Courtroom dramas are very popular in film, television and popular fiction. Audiences and readers relish the fight between “good” and “evil”, the clash of uncaring corporate behemoth with principled ordinary person, the opposition of the tangible and the ethical.
Each case builds up to that standard, the closing arguments by the opposing lawyers, an opportunity for screenwriters and novelists to wax lyrical and place burnished and inspiring words into the mouths of their characters. Addressing the jury and, more pertinently, viewers and readers, counsel for the defence and the prosecution sustain the fallacy that lawyers are as oratorically gifted as was Cicero, one of the greatest speechmakers (and lawyers) in history.
For a brief time, in the most confined of spaces, what is just and correct seems really to matter. In the outside, the real world, truth and justice might seem inconvenient, but in the amber of the legal-drama moment, they are unassailable and eternal.
For three-and-a-bit days this September, a real courtroom drama eclipsed all those noble, fanciful, melodramatic and fictional ones. At issue was the behaviour of the leader of a country, accused of unlawfully terminating the sitting of the current session of its parliament. At stake were constitutional principles that were set only by precedent because the given country has no written constitution.
The United Kingdom has done rather well for rather long with a constitutional monarch and a sovereign parliament. But when Boris Johnson, a Donald Trump-like bounder with the bulldozing tendencies of Brazil’s Jair Bolsonaro, became the unelected prime minister of the union, the limits of constitutionality were bound at some point to be tested.
When Johnson decided that Parliament should be prorogued – that its current session should be discontinued without dissolving it – his action was challenged in Scotland’s highest court, the Court of Session, and in the High Court in England. The Scottish judges ruled against proroguing and declared in addition that Johnson had misled the Queen over the need to prorogue. The English court held that the suspension was legal. Both judgments were challenged, which took the case to the UK’s Supreme Court.
The case in Scotland had been brought by the Scottish National Party’s Joanna Cherry, that in England by the campaigner Gina Miller. In the Supreme Court, the UK government was challenging the ruling of the Scottish court and Miller that of the English court.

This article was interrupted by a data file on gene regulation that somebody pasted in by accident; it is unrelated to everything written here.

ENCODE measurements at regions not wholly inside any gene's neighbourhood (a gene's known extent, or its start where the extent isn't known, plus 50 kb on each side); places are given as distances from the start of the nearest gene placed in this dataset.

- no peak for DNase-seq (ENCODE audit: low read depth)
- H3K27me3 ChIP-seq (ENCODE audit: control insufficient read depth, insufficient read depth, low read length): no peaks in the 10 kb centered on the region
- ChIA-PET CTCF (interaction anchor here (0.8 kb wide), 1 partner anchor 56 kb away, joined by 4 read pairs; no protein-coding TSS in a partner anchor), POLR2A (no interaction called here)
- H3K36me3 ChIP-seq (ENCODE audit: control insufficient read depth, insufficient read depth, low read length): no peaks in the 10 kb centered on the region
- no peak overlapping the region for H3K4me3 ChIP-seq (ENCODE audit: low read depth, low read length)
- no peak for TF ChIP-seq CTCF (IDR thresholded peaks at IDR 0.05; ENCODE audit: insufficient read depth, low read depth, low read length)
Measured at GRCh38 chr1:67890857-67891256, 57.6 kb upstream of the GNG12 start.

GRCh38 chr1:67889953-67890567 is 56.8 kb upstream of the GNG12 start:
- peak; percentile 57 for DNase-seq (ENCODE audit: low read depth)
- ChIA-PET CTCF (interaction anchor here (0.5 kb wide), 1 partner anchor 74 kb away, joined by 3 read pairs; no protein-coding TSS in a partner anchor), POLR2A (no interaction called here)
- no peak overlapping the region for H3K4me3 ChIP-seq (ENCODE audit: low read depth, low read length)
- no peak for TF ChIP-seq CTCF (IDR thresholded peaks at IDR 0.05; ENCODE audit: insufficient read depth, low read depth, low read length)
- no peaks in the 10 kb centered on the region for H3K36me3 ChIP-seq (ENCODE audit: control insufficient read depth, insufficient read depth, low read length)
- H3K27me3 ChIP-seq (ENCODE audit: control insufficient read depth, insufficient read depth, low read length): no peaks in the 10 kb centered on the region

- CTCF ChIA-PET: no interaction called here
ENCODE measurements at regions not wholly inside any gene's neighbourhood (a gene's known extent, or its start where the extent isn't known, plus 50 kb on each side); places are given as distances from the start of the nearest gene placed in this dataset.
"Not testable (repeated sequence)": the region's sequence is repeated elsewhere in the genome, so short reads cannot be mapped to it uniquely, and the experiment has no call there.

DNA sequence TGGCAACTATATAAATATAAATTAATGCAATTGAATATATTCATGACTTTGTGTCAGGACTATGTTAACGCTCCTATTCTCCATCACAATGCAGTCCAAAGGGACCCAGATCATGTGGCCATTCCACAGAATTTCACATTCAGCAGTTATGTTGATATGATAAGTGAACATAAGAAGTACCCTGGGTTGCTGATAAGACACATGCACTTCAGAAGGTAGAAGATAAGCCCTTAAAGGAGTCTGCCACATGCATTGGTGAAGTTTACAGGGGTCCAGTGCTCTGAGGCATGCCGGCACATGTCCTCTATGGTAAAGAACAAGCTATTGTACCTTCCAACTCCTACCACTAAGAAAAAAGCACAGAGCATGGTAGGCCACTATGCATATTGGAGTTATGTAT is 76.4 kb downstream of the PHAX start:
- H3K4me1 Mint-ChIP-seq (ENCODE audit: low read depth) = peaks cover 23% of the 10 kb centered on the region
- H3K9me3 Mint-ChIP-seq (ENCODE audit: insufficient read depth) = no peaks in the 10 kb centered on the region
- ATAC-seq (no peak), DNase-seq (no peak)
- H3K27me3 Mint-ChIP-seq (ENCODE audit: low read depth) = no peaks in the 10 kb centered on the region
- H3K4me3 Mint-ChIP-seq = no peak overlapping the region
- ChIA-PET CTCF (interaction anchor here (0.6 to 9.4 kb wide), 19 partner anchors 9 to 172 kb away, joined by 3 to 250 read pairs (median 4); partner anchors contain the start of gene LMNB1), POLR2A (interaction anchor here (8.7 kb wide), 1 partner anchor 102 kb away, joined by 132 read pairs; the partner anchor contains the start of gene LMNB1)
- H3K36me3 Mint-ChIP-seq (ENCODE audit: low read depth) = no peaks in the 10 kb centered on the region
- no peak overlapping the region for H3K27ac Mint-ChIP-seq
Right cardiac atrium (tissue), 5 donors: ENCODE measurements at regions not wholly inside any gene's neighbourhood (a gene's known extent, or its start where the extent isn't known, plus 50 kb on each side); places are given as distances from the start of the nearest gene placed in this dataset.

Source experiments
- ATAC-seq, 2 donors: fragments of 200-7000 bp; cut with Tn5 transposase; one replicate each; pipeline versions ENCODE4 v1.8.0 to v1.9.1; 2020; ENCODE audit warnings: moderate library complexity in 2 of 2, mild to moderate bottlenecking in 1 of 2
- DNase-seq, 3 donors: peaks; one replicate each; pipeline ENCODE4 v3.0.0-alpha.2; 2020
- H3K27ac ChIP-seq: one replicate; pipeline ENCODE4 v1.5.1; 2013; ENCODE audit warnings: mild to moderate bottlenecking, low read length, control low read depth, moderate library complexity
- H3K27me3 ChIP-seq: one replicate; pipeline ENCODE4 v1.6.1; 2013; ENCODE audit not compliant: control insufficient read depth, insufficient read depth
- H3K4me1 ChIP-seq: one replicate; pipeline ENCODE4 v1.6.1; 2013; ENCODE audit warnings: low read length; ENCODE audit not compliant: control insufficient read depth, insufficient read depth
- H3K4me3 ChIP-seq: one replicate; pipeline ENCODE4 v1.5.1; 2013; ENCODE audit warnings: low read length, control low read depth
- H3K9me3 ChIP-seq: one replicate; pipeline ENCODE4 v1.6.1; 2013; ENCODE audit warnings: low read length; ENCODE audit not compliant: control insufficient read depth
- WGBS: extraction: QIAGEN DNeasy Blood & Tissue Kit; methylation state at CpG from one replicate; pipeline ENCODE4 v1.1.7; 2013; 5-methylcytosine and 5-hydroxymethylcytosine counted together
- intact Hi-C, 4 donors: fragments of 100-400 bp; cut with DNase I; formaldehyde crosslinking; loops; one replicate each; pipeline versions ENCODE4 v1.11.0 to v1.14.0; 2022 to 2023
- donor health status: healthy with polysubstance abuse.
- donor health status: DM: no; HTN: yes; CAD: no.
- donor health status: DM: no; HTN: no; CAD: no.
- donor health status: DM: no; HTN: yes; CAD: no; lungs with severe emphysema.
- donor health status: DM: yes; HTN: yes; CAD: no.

To these two remarkable women protagonists must be added a third: Lady Hale, head of the Supreme Court. In a patriarchal profession, the epitome of an old boys’ network made up of those privileged by public-school educations, Brenda Hale has been a trailblazer for women and those educated in state schools. (In the UK, public schools are the equivalent of South Africa’s private schools.)
Hale went to a state school in Yorkshire but thereafter outdid any male public-school rivals. She graduated from the University of Cambridge top of her law class, was the youngest person and first woman to sit on the Law Commission, became the first female law lord and the first female president of the Supreme Court.
In a scenario that not even the most imaginative or idealistic screenwriter would have dared to commit to the page, it was Hale, Cherry and Miller who collectively dealt the paternalistic and patronising bully boy Johnson a serious blow.
A rapier mind
At 74 and a little rounded at the shoulders, Hale seems like an innocuous member of the local parish council, her pageboy hairstyle and glasses lending an air of even greater feyness. But watching her deliver the court’s summary of its ruling was to have any misguided stereotypes swept away.
Beneath the seemingly gentle demeanour is a rapier mind that writes and speaks in accessible, jargon-free language that leaves no doubt. In her clarity and simplicity, Hale is a lesson to all who think and write – and think that they have written well and clearly.
Here is an excerpt typical of the incisive style of a ruling that will have legal, constitutional and historical reverberations for many years to come.
“The second question, therefore, is what are the limits to that power [to prorogue]? Two fundamental principles of our Constitution are relevant to deciding that question. The first is Parliamentary sovereignty – that Parliament can make laws that everyone must obey: this would be undermined if the executive could, through the use of the prerogative, prevent Parliament from exercising its power to make laws for as long as it pleased.
“The second fundamental principle is Parliamentary accountability: in the words of Lord Bingham, senior Law lord, ‘the conduct of government by a Prime Minister and Cabinet collectively responsible and accountable to Parliament lie at the heart of Westminster democracy’. The power to prorogue is limited by the constitutional principles with which it would otherwise conflict.”